What to grow instead of Lavender in the South


Best 5 Lavender Alternatives for the South

Growing Lavender is challenging in East Texas and the Deep South in general, for multiple reasons.

Humidity, heavy clay soil that does not drain plus our hot, sweltering nights are all enemies of the much-loved lavender. Sadly, it does not like East Texas or any part of the South. However, that does not mean there are not suitable substitutes that are just as lovely and fragrant.



My top 5 plants to grow as lavender substitutes are:

Hyssop O., Nepeta, Russian Sage, Mealy cup Sage & Larkspur

Keep reading to learn why these made the list plus tips to grow them in your home garden. 

#1 Hyssopus officinalis (Hyssop) – Hyssop o. is a shrub in the mint family native to Southern Europe.

For the cut flower grower looking for a suitable alternative to lavender that can take the Texas heat this plant is #1. It thrives in the high heat and summer drought conditions of East Texas gardens.



Expect to water it about once a week during the hottest summer months (August). Locate it in full direct sun and in loose, sandy soil that drains well. A little compost around the base in late November is all the extra care it requires. The fragrance of the woody stems, blooms and leaves is similar to lavender though slightly more astringent in my opinion. It has beautiful silvery foliage and delicate purple blooms. Pollinators love this plant! Many visitors to my farm mistake it for lavender even upon close inspection. Blooms appear in early May through summer. It will last 4-7 days in arrangements with water. To dry, hang it in bundles out of direct sunlight in a hot dry shed. It is popular in fall wreaths as well as fresh bouquets.

Do not confuse Hyssopus officinalis with Anise Hyssop (Agastache foeniculum) these are two very different plants.

#2 Nepeta ~ ‘Walker’s Low’ (catmint) – This catmint variety prefers full sun with a little afternoon shade in the triple digit heat of August in East Texas. Choose a site with average soil that drains well. Nepeta, ‘Walker’s Low’ has low to average water requirements.  It will reach about 30” tall with silvery-green, aromatic foliage and blooms making it perfect for walkways. The soft lavender-blue blooms are held erect on woody stems. Excessive watering can make ‘Walker’s Low’ floppy and require staking. Its fragrance and silver green foliage make this plant a winner as a lavender substitute for Southern gardens. It makes an excellent cut flower for bouquets. This variety of Nepeta x faassenii, ‘Walker’s Low’ is not indicative of its size but is named for the garden where it was first cultivated in the Netherlands.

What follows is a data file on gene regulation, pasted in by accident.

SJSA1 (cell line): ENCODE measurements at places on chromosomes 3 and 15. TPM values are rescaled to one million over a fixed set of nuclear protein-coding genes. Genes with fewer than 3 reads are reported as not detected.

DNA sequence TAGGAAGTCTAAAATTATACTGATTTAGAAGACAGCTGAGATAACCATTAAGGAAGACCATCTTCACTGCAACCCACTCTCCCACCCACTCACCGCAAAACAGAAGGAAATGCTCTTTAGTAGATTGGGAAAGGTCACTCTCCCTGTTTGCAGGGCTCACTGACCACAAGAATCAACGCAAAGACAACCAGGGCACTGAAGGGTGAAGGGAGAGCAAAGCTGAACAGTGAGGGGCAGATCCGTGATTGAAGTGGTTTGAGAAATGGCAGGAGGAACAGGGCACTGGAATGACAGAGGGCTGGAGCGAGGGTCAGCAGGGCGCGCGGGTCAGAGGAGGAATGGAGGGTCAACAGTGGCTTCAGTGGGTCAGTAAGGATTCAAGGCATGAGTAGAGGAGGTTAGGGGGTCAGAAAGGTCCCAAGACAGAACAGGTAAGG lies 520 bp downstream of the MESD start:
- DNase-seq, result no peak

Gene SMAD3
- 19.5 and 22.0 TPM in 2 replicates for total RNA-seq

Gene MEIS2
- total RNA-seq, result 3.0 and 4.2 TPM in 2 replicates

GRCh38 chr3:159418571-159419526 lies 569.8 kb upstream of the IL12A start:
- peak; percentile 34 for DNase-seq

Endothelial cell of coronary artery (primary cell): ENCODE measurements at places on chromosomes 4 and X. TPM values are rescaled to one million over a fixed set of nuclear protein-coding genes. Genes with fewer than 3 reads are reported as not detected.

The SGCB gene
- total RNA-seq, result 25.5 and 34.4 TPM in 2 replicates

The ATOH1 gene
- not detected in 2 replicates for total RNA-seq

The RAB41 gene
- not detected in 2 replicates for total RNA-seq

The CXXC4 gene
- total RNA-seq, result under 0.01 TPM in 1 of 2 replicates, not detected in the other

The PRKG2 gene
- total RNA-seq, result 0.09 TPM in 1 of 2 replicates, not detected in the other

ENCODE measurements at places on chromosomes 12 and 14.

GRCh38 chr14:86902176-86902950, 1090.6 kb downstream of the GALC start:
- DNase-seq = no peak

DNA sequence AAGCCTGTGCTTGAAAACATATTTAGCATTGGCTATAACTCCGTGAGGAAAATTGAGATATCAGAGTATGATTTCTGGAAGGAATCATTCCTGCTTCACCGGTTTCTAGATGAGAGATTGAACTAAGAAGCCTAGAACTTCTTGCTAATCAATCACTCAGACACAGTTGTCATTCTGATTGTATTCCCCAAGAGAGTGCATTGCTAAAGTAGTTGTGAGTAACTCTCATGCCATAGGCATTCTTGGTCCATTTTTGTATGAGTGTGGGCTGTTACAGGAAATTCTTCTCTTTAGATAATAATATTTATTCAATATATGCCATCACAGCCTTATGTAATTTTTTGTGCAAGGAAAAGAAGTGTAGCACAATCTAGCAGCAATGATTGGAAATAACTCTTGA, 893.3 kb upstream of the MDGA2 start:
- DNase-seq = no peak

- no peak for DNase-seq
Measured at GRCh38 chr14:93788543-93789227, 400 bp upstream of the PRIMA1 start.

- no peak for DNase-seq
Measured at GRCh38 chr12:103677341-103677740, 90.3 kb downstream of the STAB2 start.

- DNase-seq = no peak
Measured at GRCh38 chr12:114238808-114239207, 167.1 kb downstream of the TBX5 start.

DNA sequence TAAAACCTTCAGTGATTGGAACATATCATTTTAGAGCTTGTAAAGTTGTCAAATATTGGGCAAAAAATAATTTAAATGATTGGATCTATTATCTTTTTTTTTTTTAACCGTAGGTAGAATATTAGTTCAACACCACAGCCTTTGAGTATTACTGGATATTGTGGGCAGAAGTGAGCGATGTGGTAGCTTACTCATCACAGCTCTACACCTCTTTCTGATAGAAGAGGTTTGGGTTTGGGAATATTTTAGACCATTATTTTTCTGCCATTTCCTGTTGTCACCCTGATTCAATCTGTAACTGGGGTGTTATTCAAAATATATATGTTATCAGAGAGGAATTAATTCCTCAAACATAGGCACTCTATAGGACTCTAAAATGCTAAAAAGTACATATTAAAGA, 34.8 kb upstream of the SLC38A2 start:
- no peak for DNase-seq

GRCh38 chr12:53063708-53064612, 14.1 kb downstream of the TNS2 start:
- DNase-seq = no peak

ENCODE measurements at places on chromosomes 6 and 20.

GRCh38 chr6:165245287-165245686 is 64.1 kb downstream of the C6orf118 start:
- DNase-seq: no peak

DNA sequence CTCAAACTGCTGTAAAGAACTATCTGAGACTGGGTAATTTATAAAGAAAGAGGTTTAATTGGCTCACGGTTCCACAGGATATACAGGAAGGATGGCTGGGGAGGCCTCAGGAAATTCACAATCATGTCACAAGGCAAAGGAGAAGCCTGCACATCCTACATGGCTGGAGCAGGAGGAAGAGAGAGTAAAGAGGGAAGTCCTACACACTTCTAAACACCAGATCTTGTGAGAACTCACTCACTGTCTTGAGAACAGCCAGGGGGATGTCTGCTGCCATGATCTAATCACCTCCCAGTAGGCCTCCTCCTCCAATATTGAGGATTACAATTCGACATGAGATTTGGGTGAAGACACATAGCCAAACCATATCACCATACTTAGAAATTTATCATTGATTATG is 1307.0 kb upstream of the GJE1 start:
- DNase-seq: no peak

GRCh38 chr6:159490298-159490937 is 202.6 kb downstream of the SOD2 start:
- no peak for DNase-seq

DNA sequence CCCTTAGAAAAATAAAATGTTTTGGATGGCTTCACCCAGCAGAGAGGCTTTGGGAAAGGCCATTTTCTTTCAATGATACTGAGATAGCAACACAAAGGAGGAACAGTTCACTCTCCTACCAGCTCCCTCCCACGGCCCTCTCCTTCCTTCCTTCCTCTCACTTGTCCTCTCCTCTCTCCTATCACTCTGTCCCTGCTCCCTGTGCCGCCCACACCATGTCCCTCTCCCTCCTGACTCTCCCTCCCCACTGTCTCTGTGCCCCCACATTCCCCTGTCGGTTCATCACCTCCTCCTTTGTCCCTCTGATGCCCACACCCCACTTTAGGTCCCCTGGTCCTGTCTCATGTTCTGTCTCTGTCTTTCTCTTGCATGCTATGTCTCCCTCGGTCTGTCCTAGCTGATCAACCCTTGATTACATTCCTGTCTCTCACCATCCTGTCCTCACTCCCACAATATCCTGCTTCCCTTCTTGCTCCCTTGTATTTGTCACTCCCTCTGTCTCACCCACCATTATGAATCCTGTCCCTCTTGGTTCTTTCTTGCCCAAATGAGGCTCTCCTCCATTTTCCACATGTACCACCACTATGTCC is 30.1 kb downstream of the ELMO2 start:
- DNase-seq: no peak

#3 Salvia yangii, previously identified as Perovskia atriplicifolia, ~ Russian Sage ‘Denim ‘n Lace’ this perennial prefers hot, dry climates and is cold hardy. They do not bloom as early in spring as other plants on the list; however once they begin blooming they produce all summer. The blooms are amethyst colored calyxes on a stronger stem than previous varieties of Russian Sage. Denim n’ Lace is deer resistant. Expect it to grow about 30” tall. No staking is required for the blooms.



#4 Larkspur consolida sp. Larkspur is an early spring bloomer typically available in mixed pastels. The lavender-blue blooms are slightly larger than true lavender or the other plants listed here though its beauty is unrivaled on the list. Larkspur is a true wildflower and thrives in poor soil with minimal water. It requires full sun in the early spring when it blooms in a single calyx for each plant. It’s been my experience the Texas spring weather warms up quickly in April ending its short but lovely season. I start the seed indoors in mid-January and plant my seedlings out in February. This plant also dries well.

 Are you interested in growing your wedding flowers? Learn how here!



#5 Salvia farinacea (Mealysup Sage) ~ ‘Henry Duelberg’ – Despite its delicate look, this Texas native perennial can handle our extreme weather. With royal purple-blue spikes, this native is heat and drought tolerant. It prefers full sun and well-draining soil. It cannot tolerate wet soggy locations. Expect hummingbirds, bees and butterflies to be attracted to this plant. A little interesting history of this particular variety, it was discovered at the Texas gravesite of Henry Duelberg. It has a smaller bloom than the others listed here. 



Lavender is a multipurpose plant and for your wellness and aromatherapy needs I recommend purchasing high quality lavender essential oils and organic food quality lavender buds. For fresh flower arrangements, landscaping and dried crafts the plants listed here will provide the color, style and appearance of lavender.  Hyssop O. will provide a very similar fragrance! 

Get growing and don't forget to share your blooms on Instagram. Be sure to tag your 'lavender substitute' blooms with #easttexasflowerfarm so I can celebrate your success with you!



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